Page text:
Hildagard Murray who lives in a Pinelands retirement village but owns a house in Hockey Close was flabbergasted when the South African National Blood Service (SANBS) put up a building right up against the boundary wall of her property.
Neither she nor her tenants or the neighbour were notified about the building or that it would be right up against the boundary wall, which is two metres high.
The new structure is two metres taller and runs along the boundary wall for about four metres.
“The builders have left a mess in my property, damaged the plants and there is a metal strip running along the entire length of the Vibracrete wall, which means that any excess rainfall will come flooding into the garden where there is insufficient drainage.
“It will certainly cause long-term water damage to my house and property: damp, mould and who knows what else. The other major concern I have is from a fire and safety perspective, this surely cannot be according to government regulations,” Ms Murray said.
“Apparently these plans were approved by the City of Cape Town in January, however, building only commenced a few weeks ago. Surely there has to be some type of restriction governing the construction of buildings so close to a residential property and the fact that it is now going to affect the amount of light which my property used to receive and is a major eye-sore. I have also submitted an official complaint to the City of Cape Town,” said Ms Murray, who told me she has had no formal communication about the building from the SANBS; how much higher it’s going to be; about the unsightly wall or about the mess the builders made.
“When I bought the house a few years ago, we were told in no uncertain terms by the ‘Pinelands municipality – Garden Cities’ that there were definite rules and regulations we had to adhere to – this does not seem to apply to SANBS.”
Ms Murray did get a bit of the end of a wrong stick.
It’s not SANBS who is putting up the building but the Western Province Blood Transfusion Service (WPBTS).
SANBS operates in all the provinces except the Western Cape where the WPBTS is responsible for blood products. It was also not necessary to get permission from Ms Murray, her tenants or the neighbours. However, in my opinion, a courtesy call or a note in the post boxes could have saved some aggravation.
Irene van Schalkwyk, spokesperson for the NGO, said the WPBTS is building a garage-storeroom on the service’s property.
“The City of Cape Town did not require us to obtain any permission or consent from Ms Murray and any other neighbour. The plans were approved on January 31 2018.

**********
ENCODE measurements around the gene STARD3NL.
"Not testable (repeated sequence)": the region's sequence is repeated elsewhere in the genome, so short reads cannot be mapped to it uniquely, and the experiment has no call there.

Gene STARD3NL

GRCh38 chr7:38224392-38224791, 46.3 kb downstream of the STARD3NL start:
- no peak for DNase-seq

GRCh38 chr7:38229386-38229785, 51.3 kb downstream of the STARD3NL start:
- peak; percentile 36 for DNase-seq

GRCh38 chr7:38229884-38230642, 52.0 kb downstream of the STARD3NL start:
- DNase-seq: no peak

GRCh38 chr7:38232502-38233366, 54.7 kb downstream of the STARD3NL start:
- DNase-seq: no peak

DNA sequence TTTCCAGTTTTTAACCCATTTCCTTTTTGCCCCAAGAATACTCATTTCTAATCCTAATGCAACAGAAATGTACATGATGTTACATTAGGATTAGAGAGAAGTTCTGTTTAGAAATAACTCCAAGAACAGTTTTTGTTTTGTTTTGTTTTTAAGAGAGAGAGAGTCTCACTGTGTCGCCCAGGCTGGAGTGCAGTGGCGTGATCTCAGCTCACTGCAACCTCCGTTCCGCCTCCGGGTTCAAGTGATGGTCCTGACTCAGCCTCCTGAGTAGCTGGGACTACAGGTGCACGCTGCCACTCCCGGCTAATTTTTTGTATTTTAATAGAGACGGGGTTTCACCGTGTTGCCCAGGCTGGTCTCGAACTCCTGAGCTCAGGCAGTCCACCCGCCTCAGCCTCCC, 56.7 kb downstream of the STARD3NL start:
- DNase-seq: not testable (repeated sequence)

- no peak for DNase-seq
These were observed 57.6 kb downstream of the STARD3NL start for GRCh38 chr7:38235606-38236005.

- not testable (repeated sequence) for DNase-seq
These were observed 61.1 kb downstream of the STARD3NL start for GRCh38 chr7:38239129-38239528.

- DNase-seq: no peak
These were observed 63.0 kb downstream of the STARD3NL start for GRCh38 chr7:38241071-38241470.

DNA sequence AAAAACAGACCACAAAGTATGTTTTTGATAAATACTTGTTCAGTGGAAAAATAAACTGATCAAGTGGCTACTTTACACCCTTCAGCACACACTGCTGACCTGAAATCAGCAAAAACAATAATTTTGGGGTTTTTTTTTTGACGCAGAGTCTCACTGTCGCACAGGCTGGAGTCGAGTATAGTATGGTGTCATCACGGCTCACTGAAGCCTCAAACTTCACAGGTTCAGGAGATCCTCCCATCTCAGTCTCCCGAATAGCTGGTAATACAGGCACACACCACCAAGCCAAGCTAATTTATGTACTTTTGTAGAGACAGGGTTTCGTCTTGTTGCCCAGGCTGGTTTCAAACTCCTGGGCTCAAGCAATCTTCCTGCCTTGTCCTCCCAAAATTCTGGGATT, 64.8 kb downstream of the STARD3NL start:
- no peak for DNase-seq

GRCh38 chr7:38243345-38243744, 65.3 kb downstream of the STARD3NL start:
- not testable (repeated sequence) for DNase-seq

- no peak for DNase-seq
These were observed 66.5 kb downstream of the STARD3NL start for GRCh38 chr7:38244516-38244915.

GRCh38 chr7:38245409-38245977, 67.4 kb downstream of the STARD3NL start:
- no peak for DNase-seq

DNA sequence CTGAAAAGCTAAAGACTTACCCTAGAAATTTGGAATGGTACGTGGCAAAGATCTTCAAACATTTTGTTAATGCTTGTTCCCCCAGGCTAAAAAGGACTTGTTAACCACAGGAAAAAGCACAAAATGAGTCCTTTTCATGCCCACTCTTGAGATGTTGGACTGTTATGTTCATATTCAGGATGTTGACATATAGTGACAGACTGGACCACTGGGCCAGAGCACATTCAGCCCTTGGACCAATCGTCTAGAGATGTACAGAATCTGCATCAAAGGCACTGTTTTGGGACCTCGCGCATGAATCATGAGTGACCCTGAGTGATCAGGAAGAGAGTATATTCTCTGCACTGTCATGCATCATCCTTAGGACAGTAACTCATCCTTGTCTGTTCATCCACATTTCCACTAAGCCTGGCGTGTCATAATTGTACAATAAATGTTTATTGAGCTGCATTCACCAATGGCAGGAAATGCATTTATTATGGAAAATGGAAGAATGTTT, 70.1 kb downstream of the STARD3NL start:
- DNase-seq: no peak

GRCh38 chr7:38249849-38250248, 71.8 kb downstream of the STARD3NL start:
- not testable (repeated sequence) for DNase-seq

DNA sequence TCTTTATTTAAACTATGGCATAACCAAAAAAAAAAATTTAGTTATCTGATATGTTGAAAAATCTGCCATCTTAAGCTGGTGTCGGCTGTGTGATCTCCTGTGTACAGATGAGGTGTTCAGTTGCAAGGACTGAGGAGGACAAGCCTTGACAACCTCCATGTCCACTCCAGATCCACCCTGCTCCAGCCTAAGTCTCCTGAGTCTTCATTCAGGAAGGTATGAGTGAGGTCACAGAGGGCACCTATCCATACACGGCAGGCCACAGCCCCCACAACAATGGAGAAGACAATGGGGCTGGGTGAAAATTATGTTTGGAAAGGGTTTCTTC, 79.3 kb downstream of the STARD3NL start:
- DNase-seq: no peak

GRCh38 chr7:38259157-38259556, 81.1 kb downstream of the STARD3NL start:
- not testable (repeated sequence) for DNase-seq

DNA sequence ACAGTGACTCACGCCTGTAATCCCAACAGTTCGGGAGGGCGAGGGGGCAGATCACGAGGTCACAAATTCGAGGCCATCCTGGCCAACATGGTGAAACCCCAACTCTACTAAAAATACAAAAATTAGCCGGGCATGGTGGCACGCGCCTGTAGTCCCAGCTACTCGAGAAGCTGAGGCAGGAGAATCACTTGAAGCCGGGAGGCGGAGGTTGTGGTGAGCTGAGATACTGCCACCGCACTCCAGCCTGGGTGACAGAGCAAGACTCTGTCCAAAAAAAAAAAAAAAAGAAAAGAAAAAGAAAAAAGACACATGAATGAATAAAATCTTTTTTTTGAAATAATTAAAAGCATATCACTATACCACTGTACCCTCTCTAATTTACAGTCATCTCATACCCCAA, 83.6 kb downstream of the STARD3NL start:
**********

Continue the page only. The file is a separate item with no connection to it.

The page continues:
“The metal strip was placed to prevent any mess or damage to Mr Murray’s property and garden. Currently it is running along the side of the wall and it is a temporary structure. It will be removed once all building work has been completed. WPBTS plans to clear up any remaining debris resulting from the building after the work has been completed. In addition, WPBTS will brace the existing foliage against the wall, and with the help of a landscaper, plant a creeper to ‘soften’ the new wall. We apologise for any inconvenience caused during construction,” said Ms Van Schalkwyk.
Ms Murray said the CFO, Nicky du Toit, contacted her for the first time about the wall and she went to “see the wall from my house”.
According to Ms Murray the tenants told her that Ms Du Toit was shocked at what she saw.
“Ms Du Toit phoned me and said they would be having a meeting and would contact me. She called me again and after seeing what it was like from my house and next door they are now going to break down the wall and rebuild it two metres from our back walls.
“Thanks to you for all your help and to Nicky for sorting this big problem out for me,” said Ms Murray, who confirmed that the builders have started to take the wall down.
“I am grateful for all your help. I am sure it would not have happened without it.”
Suzette Little, the City of Cape Town’s former mayoral committee member for area north, said the NGO has permission to build four garages.
“No permission from neighbours was required because the building plan was cleared by the City’s Land Use Management Section as it complies with land use regulations. According to the Municipal Planning By-law 2015, neighbours are only required to comment if a land use management application is required, or if a departure from the existing rights or a rezoning is required,” Ms Little said, who confirmed that the building is right up against the boundary wall.
“All applications are assessed on their own merits and it is possible under certain circumstances to build up to a boundary. In this specific case, it was allowed because there are no openings, such as a door or window, in the wall on the boundary and it also complies with the parameters outlined in the Municipal Planning By-law, 2015 and all work on site corresponds with the approved building plan,” said Ms Little, who added that they have no record of Ms Murray’s complaint.